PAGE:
The Afghanistan war started over ten years ago. We’ve seen maps and graphics on the news, but without Googling it, can you name the capital? What languages do they speak? Which countries border Afghanistan? Could you name three other nations that were part of the coalition with the US and the UK? There were over fifty involved at one time or another.
The Vietnam War lasted around twice as long but was over before I was born, so all I know about it comes from films. The First Gulf War started when I began high school at eleven, then the Bosnian War from ’92 for the rest of my school years until ’95. I only cared about the first Gulf War because white boys taunted us with pictures of RAF Tornados on the cover of The Sun. There were no Iraqis at my school, but it made us brown folk pick a side. So we taunted the white boys when John Peters and John Nichol were shot down and paraded by the Bastards of Baghdad. None of us really cared, but we pretended we did.
I wouldn’t have cared too much about the Bosnian War but refugees moved into my area and told me what had happened. They became friends and we played cricket together. We thought these white-faced Muslims looked funny but they prayed the same in mosque. In 1995, over eight thousand Muslim men and boys were slaughtered and the Muslim community screamed for those RAF Tornados to fly over Bosnia’s skies and bomb the Serbs.
All the while from before the Falklands up until just before I went to high school was the Soviet war in Afghanistan. I didn’t care for that aside from young Muslim men on my street volunteering and flying out for the fight. A young man called Nasir went. We never saw him again. They said he’d been killed trying to blow up a train full of Russian soldiers. These were the days of the American-backed Mujahideen. That was the only thing that made me think or care about the Soviet war. Nasir lived on my street. I care when some of them are my friends, but do you really care if they’re not?
Also just before the Falklands War in 1980 and for eight years the Iraqis and Iranians fought each other, killing half a million soldiers. That slipped me by, too. Half a million people dead. I didn’t know any of those two populations. None of it registered.
And then there was Congo, Eritrea, Burundi, Rwanda, Djibouti, and others. I had to Google those. The wars in Africa are still raging. But none of that really registers, does it? They’re always fighting in Africa, aren’t they? You only find out about these when you see dreadlocked white kids with banners outside foreign embassies shouting into megaphones. Maybe they have African friends.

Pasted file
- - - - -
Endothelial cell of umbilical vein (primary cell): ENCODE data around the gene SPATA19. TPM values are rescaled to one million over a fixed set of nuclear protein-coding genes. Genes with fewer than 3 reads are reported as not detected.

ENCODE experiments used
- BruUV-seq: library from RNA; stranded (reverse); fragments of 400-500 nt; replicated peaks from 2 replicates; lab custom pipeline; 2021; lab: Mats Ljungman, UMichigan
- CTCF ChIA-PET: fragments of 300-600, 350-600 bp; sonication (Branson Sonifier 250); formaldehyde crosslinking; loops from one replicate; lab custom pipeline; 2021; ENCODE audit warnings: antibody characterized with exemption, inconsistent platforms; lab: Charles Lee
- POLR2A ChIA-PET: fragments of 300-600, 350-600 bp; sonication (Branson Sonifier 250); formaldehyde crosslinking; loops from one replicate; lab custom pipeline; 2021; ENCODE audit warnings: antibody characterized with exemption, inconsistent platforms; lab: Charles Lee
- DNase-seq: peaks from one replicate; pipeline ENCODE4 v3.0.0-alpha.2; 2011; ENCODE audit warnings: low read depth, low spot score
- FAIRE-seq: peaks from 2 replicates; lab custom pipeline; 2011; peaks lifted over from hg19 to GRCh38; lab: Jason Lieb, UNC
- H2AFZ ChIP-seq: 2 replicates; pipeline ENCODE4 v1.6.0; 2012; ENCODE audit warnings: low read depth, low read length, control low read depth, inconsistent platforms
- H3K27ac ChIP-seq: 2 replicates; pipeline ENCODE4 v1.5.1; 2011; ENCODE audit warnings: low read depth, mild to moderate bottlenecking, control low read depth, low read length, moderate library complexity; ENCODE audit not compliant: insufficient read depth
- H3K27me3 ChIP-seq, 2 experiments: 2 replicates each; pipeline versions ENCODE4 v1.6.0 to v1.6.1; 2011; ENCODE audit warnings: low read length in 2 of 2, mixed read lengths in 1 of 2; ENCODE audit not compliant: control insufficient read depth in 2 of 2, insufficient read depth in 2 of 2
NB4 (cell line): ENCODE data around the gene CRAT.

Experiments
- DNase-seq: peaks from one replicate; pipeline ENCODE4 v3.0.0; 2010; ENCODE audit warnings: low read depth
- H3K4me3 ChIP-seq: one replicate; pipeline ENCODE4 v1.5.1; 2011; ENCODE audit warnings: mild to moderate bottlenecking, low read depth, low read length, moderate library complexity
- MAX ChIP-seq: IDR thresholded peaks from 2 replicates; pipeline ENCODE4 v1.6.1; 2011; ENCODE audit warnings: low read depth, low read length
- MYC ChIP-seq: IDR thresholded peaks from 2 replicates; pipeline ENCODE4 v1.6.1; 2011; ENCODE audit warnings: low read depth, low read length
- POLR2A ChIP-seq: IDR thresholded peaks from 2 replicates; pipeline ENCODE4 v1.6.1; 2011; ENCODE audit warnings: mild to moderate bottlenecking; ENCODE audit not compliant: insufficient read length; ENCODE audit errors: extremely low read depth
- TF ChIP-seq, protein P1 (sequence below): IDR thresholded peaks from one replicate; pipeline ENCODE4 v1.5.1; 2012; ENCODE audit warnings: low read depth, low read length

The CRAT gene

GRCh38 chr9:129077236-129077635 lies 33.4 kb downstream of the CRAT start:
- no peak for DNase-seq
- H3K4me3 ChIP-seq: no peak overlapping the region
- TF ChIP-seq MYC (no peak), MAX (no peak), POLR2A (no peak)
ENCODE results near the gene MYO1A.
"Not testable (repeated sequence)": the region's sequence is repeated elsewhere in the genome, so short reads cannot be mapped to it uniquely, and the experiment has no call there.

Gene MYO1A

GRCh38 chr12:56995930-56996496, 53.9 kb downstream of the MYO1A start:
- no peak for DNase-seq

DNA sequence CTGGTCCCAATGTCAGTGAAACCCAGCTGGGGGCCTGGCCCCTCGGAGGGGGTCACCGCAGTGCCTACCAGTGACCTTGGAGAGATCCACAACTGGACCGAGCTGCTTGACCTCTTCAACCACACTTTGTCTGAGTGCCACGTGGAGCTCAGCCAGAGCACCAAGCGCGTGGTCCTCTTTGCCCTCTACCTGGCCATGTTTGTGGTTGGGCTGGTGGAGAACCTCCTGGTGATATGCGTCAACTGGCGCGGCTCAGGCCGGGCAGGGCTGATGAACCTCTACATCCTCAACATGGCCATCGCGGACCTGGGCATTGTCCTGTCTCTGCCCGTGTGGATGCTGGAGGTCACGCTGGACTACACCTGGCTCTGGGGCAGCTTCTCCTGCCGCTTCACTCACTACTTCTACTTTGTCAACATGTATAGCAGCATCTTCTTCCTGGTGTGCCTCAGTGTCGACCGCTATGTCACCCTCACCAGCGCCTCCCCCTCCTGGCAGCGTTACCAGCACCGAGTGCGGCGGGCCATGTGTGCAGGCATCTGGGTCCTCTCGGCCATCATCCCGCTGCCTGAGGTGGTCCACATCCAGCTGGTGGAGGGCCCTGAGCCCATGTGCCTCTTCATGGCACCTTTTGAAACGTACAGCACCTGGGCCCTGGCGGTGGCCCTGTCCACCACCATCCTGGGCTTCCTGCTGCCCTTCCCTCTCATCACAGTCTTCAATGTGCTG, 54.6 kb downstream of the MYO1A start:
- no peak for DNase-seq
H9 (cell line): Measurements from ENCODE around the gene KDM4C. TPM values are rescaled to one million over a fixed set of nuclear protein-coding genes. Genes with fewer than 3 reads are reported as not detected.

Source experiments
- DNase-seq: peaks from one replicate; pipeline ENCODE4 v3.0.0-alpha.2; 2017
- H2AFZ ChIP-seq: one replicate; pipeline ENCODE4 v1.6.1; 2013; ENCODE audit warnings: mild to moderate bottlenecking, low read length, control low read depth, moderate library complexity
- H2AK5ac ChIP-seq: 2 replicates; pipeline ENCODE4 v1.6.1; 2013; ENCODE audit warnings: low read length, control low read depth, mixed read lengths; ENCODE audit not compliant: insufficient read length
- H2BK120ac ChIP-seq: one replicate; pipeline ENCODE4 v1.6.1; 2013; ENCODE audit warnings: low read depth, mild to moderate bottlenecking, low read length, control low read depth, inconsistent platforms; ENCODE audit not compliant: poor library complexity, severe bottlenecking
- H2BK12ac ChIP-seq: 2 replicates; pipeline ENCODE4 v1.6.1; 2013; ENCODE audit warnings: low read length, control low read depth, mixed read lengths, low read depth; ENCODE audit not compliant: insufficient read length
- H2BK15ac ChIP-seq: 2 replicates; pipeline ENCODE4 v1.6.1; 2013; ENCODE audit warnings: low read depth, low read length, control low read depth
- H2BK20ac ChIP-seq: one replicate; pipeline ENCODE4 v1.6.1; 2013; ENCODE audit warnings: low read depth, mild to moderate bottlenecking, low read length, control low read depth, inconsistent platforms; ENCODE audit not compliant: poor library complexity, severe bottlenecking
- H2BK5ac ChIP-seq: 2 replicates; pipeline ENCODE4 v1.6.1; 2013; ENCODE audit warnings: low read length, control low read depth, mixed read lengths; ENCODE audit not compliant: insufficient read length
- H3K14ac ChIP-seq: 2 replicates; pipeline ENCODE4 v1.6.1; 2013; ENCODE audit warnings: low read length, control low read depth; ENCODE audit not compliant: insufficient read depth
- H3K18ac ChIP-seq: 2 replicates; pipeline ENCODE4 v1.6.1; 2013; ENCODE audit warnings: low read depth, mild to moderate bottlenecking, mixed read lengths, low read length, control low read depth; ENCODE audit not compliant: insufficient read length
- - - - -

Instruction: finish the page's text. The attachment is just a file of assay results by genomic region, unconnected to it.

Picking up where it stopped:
But you’re told to care about the War on Terror thousands of miles away. When it was only a few miles away on 9/11 and 7/7, it was easier to care and be angry and scared.
Many cared about the Iraq War of 2003 and marched in the streets against it. I cared about that war only because I was in it. I cared about the soldiers who dug and shared trenches with me in the desert as we moved through Kuwait up to the border. I cared when we were bombed by possible chemical weapons and we shook each other awake to put on our gas masks. Often we’d sleep in our chemical suits; it was easier and they made the nights warmer. I cared about the Iraqi soldiers who surrendered and threw their weapons on the ground, followed by raised hands and “Mister, Mister” and pleading turned to smiles as I held out my hand.
I feel for the soldier who is now sent to a war which is ending. Obama says it’s nearly over. “How do you expect me to care, then?” this young soldier must think.
Twitter, Facebook, computer games, films, books, magazines, and the Internet are full of war. The images, words, and voices bring it closer but it’s still not real. The Vietnam vets cry that you don’t understand because you weren’t there, man! I suppose it’s hard to care if you weren’t.
In a few years when our war is over and others are still raging, how much will people care about the veteran in the wheelchair? Or the one on the street with a cup for coins? Everybody has roles they’re supposed to fulfill during a war. Politicians are supposed to lead the military with honor, the military is supposed to win the war, and the civilians are supposed to stay glued to the news.
When you hear, “A soldier was killed in Afghanistan today,” do you reach for the dial? Do you keep listening? Or do you tune away? If you have friends or family out there, I guess you stay tuned. If you’ve served you stay tuned but if you don’t know anybody over there, I guess you just get on with your life. It’s the intimacy that makes you care. It’s easier to care if it’s happening next to you. If it’s happening to you, your family, your friends or your neighbors, then you care. If it’s not, you probably don’t.
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